In writing groups structured this way, we make choices about what we share. And we are generously, effusively kind to one another.

BI:  What differences do you find between erotic writing groups and other writing groups?

The difference is in the expectations of the writers when they walk into the room. In explicitly erotic groups, I talk about “adult lived consensual sexuality now.”  In general groups, we are more about feeling out possibility, re-embodying sexuality.

BI: We were both struck by how you use this quotation from Audre Lorde in your book:

I speak of the erotic as the deepest life force, a force which moves us toward living in a fundamental way. And when I say living I mean it as that force which moves us toward what will accomplish real positive change.

 The erotic is a measure between the beginnings of our sense of self and the chaos of our strongest feelings. It is an internal sense of satisfaction to which, once we have experienced it, we know we can aspire. For having experienced the fullness of this depth of feeling and recognizing its power, in honor and self-respect we can require no less of ourselves.

BI: Can you say what draws you to this concept of the erotic?

JC:  Some of it is about trying to keep the erotic separate from being purely about sexuality.  Lorde offers an expansive view of the erotic, truly about empowered embodiment—living fully into our artwork, or nonsexual conversation with a dear friend. Erotic is too often relegated into one place. For an abuse survivor, it can be about being able to replace the abuser’s “erotics” with a form that is not his, but is the survivor’s own. 

BI:  So you are differentiating between creativity that arises from the need to be creative to survive trauma vs. creativity that comes from other sources?

JC:  I don’t know where our creativity comes from. One thing survivors have to do is reframe our relationship with coping mechanisms. The genius in our psyche helps us get through horrific situations.  But then we blame ourselves for how we did it.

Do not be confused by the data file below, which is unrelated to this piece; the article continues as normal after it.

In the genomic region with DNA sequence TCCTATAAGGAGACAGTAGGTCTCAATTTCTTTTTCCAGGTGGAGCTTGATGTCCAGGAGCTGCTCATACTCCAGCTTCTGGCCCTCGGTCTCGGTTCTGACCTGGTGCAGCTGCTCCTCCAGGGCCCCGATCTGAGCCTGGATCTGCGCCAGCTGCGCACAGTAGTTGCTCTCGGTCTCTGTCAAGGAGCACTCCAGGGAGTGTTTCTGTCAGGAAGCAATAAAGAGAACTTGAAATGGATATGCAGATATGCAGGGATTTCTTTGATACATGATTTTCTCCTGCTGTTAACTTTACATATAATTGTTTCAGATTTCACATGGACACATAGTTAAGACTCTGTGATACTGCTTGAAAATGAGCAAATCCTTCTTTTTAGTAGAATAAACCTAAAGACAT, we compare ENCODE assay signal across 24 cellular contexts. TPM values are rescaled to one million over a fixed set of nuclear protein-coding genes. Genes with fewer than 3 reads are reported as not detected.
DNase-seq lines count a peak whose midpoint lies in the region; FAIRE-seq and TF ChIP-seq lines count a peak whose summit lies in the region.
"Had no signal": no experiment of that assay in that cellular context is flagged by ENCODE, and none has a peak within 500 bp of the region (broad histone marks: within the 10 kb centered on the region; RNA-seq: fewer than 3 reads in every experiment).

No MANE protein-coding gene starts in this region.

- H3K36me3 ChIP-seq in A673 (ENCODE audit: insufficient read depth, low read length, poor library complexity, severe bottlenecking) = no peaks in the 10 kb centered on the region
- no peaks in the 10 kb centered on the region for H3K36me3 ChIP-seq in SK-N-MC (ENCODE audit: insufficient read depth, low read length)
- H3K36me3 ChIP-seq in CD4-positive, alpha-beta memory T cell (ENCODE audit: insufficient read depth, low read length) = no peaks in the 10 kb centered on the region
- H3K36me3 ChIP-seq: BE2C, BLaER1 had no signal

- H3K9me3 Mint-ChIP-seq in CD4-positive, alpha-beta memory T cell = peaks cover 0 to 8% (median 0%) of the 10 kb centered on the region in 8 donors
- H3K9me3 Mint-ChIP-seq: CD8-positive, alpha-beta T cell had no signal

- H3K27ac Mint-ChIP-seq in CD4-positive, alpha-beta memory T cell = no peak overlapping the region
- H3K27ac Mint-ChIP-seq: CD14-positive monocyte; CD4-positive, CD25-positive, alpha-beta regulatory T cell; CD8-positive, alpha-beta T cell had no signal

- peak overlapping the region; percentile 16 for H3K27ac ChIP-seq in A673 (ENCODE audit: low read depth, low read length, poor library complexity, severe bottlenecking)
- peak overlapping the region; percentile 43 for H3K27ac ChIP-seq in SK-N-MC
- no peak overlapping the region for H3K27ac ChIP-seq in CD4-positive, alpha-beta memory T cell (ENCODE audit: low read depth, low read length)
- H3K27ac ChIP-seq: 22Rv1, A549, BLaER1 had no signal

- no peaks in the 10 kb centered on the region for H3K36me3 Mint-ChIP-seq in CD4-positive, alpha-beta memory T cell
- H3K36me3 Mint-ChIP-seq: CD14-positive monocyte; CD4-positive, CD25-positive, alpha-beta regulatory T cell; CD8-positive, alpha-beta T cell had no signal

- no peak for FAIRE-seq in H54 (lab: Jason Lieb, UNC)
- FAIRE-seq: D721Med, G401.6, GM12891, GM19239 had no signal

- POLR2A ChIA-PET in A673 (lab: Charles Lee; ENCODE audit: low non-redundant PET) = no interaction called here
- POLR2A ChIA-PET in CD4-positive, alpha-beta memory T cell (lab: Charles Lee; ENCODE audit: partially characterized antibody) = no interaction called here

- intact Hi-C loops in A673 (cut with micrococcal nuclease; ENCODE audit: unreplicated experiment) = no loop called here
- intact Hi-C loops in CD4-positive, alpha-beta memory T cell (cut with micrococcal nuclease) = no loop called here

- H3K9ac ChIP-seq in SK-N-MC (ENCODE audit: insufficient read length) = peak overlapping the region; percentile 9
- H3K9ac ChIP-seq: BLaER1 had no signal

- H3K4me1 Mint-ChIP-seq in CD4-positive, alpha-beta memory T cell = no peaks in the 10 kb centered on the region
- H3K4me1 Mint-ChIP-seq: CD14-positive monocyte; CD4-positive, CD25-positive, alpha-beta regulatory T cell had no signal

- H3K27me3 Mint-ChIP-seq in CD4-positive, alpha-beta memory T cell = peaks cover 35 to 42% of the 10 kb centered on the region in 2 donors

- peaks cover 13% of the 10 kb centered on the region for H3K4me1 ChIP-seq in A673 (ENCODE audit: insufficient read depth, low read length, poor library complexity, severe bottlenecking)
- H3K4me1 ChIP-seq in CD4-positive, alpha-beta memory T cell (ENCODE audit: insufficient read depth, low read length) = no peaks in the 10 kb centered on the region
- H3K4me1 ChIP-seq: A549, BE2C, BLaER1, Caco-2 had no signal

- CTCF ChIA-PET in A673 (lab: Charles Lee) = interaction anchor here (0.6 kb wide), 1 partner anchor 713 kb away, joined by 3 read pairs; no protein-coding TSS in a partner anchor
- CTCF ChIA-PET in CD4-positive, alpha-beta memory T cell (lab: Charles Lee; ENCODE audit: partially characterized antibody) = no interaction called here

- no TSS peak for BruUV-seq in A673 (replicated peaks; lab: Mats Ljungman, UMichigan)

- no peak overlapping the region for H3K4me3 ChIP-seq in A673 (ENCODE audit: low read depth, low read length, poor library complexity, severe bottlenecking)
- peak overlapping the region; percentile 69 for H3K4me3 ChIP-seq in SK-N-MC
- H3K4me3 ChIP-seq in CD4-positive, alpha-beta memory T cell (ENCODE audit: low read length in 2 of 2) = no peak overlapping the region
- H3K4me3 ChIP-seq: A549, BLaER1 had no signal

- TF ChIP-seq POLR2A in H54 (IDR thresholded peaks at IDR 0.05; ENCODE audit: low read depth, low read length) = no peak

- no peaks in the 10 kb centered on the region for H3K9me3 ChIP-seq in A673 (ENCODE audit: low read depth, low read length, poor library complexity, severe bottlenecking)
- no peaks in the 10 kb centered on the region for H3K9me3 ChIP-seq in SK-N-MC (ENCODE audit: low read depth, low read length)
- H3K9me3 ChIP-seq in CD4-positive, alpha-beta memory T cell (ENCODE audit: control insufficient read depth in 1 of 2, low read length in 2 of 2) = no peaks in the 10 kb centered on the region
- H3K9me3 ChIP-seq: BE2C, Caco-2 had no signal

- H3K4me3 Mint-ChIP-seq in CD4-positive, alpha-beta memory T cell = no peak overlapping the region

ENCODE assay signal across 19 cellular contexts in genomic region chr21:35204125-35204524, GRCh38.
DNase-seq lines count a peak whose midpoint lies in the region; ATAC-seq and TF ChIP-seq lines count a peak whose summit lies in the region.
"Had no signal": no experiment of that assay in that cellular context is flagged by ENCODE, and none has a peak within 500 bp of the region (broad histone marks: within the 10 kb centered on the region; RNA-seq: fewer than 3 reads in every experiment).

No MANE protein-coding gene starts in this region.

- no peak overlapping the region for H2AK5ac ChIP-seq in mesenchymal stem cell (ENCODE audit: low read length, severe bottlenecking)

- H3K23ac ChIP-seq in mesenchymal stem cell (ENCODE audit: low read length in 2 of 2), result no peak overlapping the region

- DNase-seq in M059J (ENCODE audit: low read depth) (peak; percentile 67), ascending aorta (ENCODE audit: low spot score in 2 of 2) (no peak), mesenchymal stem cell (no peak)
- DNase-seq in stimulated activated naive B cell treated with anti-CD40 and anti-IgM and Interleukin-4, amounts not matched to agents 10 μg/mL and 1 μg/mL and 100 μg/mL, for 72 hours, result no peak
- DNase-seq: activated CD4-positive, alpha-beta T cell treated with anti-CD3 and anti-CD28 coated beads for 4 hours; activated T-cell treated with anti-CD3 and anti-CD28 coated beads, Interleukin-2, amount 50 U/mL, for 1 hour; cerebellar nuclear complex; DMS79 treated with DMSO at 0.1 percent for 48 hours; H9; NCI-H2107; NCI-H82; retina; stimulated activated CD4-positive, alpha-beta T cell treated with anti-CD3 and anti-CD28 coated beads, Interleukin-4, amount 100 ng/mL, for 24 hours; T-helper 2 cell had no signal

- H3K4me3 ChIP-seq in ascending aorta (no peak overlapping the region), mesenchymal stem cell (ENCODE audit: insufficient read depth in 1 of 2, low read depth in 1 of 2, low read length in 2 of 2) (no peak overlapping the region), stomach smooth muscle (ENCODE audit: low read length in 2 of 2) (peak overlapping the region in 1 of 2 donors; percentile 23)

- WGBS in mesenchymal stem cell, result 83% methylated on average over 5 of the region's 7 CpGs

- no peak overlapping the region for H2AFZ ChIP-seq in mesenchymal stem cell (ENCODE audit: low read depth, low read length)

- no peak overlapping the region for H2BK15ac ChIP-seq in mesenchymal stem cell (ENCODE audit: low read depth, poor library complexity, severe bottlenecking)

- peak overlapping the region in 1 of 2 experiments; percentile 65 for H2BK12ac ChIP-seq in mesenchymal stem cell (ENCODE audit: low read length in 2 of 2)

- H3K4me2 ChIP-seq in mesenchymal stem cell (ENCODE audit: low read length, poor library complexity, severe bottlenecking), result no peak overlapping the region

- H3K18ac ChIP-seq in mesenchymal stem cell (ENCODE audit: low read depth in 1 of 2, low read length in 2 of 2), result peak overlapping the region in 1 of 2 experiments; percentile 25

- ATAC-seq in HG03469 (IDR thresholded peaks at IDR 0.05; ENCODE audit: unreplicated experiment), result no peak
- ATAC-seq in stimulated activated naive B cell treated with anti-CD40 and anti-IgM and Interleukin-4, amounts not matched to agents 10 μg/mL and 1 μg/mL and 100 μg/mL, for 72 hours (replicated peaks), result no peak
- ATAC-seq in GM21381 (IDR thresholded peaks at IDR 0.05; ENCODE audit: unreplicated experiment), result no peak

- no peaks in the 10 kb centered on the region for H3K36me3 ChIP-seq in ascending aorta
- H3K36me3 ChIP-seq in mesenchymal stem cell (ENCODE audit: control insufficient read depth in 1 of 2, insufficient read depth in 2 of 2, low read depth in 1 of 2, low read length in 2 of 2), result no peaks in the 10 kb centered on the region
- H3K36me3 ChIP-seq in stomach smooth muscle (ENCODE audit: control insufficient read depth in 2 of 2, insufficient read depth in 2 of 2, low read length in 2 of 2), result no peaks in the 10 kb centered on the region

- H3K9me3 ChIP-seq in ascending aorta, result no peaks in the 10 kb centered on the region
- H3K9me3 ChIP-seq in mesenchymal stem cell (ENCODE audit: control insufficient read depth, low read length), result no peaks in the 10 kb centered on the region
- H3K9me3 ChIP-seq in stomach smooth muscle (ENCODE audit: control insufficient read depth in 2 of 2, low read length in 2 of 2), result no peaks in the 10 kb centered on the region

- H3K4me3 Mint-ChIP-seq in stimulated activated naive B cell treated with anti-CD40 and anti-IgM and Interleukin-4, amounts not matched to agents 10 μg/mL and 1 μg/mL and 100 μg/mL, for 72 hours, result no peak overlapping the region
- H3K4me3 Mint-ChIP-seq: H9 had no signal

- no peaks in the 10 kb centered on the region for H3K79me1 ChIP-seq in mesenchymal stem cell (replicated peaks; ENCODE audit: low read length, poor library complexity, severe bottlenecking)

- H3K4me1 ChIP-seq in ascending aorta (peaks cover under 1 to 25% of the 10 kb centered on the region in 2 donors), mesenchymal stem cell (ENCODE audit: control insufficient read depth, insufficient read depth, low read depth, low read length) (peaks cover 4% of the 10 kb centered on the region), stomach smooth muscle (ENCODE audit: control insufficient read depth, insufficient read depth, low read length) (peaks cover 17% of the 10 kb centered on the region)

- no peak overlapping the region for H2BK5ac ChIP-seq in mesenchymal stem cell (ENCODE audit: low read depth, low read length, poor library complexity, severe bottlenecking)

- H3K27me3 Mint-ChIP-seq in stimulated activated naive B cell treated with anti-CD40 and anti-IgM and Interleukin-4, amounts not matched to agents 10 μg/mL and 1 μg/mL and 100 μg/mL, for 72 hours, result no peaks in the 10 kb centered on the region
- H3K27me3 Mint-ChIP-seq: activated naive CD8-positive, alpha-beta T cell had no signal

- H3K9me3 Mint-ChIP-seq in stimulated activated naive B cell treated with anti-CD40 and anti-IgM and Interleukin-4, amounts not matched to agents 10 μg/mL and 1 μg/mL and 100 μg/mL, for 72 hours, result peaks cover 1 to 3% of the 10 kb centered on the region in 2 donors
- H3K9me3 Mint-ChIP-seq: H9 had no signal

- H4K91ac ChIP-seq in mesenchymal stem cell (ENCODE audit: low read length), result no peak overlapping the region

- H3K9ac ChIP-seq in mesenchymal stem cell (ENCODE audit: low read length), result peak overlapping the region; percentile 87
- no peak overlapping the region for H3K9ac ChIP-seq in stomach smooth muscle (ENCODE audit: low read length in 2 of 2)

There’s not a person I have ever written with who hasn’t written something that blows the top of my head off.

BI: Can you say something about the difference between writing an organized book like this one and freewriting?

JC:  I freewote all of the sections. I made a list of topics and then used those topics for freewriting. I wanted a book you could read in chunks, or as a whole, or return to. I used Natalie Goldberg’s Writing Down the Bones as a model.

I found it such a pleasure to do editing. I print out everything and edit on paper. Editing uses a different part of my brain, and I can let the writing show me what it wants to be.

BI:  When you talk about healing, are you talking about something like returning to our true inner selves before we were abused, or about creating ourselves in a new context. How do these processes differ?

JC: I struggle with the sense of healing and recovery as return—finding your voice. We are multiplicitous and vast. Finding our way in a positive sense. Trauma is part of us. We can feel fragmented and be accepted as fragmented. Healing is about something messier than simply being whole all the time. We are able to say both “This shouldn’t have happened” and “I like who I am now.”

Writing Ourselves Whole is a finely crafted roadmap to an entire world of healing strategies. Jen Cross is fiercely honest and effusively kind. If anything about the topic of the book or the tone of this interview speaks to you, buy the book. You’ll be glad you did.